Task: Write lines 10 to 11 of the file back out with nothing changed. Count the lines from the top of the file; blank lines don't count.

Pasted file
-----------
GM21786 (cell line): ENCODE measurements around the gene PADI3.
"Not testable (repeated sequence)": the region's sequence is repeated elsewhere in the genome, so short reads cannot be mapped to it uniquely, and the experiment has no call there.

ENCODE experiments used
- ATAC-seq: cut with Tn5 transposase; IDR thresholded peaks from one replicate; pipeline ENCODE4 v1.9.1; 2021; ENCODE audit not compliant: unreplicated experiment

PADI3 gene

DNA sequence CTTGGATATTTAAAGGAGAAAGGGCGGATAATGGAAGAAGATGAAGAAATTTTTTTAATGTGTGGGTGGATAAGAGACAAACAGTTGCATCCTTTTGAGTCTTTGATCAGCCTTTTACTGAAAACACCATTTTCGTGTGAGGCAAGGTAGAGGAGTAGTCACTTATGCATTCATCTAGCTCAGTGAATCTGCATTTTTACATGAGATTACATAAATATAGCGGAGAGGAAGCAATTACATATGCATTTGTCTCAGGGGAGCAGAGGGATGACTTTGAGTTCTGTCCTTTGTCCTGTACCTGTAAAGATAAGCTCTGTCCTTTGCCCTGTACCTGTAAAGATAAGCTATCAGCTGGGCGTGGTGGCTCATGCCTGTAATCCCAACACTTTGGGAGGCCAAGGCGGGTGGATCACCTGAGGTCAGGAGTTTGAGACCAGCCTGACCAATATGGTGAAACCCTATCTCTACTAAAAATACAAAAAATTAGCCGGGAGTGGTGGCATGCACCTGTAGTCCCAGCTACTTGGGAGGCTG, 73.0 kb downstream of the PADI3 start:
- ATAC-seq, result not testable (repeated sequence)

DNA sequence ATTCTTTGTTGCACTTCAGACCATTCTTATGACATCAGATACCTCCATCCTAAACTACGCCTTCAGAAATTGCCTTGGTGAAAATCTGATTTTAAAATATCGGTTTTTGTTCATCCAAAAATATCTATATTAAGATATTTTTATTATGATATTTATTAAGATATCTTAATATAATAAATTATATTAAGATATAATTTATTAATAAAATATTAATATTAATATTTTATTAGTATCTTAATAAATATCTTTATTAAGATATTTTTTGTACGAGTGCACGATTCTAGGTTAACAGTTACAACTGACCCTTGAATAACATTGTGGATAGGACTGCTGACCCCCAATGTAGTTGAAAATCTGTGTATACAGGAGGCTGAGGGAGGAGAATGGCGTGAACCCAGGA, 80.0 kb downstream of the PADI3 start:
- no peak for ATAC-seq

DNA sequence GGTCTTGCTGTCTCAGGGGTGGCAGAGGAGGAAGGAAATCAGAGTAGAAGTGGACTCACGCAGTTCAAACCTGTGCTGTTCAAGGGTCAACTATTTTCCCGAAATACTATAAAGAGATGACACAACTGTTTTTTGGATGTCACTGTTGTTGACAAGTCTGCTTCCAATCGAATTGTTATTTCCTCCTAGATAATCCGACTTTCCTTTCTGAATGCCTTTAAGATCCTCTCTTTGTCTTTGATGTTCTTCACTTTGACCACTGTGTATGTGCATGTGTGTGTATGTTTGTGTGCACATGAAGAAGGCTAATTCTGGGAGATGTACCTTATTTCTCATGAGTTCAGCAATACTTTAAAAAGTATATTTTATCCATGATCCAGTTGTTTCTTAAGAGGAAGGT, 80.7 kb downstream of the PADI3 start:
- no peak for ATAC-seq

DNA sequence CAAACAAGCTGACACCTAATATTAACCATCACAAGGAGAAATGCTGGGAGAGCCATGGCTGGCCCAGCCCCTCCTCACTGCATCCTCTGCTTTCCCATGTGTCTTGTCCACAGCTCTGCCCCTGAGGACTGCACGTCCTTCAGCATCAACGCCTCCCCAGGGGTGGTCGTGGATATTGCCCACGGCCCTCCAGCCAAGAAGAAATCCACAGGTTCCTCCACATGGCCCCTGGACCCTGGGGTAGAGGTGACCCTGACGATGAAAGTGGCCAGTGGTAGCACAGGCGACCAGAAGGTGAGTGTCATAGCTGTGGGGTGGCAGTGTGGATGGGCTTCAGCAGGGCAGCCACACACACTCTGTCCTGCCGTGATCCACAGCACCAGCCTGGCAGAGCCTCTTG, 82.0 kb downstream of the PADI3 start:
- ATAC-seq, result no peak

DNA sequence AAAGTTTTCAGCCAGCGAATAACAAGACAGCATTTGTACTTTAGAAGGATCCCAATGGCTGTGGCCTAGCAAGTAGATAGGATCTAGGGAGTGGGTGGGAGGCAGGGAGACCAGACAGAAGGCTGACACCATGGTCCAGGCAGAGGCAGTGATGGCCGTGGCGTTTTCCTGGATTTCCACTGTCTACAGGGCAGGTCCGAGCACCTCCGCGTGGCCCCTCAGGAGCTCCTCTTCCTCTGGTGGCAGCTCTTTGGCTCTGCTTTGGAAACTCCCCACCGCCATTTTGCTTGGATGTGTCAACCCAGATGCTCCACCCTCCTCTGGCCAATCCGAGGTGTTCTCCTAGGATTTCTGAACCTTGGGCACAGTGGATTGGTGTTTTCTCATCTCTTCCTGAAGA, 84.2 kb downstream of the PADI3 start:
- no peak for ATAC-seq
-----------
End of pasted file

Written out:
DNA sequence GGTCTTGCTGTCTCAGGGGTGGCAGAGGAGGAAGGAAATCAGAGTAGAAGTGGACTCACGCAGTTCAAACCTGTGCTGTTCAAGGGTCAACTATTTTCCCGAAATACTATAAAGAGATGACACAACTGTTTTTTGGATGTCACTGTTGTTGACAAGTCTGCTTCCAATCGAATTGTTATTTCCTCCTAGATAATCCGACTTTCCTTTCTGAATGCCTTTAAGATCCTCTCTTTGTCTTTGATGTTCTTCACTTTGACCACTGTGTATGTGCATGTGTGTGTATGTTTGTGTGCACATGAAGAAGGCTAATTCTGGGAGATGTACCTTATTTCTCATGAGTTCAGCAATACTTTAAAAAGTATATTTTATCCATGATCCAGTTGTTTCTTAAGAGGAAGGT, 80.7 kb downstream of the PADI3 start:
- no peak for ATAC-seq